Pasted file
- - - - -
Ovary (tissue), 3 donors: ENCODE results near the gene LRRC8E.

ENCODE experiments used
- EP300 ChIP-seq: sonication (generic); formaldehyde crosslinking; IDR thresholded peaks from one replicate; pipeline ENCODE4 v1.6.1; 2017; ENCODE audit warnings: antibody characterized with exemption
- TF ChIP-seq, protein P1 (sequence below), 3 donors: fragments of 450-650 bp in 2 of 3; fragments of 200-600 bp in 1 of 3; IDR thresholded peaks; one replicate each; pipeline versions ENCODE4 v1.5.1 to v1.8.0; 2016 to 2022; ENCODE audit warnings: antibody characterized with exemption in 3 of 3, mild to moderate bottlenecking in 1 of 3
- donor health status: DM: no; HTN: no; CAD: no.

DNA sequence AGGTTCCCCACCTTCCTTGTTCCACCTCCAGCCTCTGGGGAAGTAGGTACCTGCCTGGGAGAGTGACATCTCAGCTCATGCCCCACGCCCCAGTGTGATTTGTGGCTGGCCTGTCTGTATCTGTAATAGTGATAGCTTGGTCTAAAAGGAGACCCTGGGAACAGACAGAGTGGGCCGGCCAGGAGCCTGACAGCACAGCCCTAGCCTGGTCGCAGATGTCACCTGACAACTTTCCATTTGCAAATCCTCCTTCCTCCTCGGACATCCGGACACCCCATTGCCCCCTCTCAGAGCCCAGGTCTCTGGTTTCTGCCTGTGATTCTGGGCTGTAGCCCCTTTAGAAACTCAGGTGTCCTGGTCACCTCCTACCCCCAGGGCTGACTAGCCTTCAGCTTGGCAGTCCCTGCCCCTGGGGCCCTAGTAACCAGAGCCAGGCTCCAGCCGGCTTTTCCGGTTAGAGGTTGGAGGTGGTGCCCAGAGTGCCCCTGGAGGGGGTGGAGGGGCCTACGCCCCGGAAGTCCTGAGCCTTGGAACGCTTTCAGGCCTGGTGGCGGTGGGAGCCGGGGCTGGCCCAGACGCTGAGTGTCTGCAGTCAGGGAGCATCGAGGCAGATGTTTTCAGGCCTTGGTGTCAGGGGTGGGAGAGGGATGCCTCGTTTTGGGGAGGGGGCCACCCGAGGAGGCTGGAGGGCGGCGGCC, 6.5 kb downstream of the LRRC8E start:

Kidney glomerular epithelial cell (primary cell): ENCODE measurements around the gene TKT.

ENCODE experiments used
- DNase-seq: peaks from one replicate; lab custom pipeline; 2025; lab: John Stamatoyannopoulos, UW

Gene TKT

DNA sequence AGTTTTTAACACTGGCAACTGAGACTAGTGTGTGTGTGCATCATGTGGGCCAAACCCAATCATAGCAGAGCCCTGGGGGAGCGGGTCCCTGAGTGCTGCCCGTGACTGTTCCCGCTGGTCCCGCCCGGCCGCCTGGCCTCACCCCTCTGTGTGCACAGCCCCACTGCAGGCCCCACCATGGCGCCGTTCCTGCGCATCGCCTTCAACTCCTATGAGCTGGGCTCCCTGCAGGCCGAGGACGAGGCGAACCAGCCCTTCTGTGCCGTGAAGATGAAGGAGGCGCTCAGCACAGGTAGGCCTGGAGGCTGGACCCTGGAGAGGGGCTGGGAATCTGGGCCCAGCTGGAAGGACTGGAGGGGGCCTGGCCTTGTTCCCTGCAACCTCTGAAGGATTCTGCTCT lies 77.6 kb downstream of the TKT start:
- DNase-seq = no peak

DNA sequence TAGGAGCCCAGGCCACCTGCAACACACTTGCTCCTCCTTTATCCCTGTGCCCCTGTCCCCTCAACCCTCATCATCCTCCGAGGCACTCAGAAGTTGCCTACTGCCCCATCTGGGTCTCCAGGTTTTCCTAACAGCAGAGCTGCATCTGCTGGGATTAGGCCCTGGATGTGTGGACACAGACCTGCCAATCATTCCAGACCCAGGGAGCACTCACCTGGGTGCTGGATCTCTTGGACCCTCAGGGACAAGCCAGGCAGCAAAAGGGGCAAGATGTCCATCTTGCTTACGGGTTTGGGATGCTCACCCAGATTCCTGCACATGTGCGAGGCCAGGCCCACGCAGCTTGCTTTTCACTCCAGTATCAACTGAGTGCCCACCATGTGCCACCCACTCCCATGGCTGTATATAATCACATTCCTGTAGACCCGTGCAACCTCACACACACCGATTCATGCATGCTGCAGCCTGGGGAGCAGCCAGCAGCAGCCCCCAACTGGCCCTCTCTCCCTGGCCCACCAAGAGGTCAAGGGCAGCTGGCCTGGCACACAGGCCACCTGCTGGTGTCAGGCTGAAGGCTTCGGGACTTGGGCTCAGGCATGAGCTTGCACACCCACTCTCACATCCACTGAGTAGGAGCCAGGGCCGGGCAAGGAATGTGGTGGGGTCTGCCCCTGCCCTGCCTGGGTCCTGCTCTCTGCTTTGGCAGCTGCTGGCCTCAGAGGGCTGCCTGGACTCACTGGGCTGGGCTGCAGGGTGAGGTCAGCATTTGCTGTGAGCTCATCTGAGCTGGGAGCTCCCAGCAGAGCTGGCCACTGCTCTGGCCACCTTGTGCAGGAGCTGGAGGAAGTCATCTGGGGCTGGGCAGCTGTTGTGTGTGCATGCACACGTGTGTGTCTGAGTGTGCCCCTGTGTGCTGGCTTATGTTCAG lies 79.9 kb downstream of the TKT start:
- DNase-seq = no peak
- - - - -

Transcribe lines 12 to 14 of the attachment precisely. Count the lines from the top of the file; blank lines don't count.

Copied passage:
- DNase-seq = no peak

DNA sequence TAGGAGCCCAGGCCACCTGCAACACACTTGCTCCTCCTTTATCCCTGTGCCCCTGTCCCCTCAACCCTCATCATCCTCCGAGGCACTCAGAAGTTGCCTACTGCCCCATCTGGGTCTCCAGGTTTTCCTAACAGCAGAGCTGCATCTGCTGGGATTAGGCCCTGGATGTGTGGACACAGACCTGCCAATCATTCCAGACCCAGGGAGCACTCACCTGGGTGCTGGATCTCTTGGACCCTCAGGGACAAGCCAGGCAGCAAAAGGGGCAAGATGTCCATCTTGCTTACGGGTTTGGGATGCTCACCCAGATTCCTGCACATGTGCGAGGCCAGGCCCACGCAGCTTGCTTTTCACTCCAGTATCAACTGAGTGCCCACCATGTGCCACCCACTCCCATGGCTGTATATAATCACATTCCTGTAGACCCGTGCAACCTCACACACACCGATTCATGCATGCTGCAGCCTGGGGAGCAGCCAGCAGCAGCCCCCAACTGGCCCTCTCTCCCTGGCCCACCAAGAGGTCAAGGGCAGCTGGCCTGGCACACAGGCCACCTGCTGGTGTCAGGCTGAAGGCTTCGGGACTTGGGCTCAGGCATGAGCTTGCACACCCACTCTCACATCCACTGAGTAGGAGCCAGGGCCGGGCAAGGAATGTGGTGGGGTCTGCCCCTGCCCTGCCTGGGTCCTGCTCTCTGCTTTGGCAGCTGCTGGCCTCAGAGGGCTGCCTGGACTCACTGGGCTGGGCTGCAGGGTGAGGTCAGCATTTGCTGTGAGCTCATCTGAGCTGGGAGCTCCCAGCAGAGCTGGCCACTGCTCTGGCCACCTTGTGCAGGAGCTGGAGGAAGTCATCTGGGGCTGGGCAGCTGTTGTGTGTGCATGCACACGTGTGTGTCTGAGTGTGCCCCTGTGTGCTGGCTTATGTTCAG lies 79.9 kb downstream of the TKT start:
- DNase-seq = no peak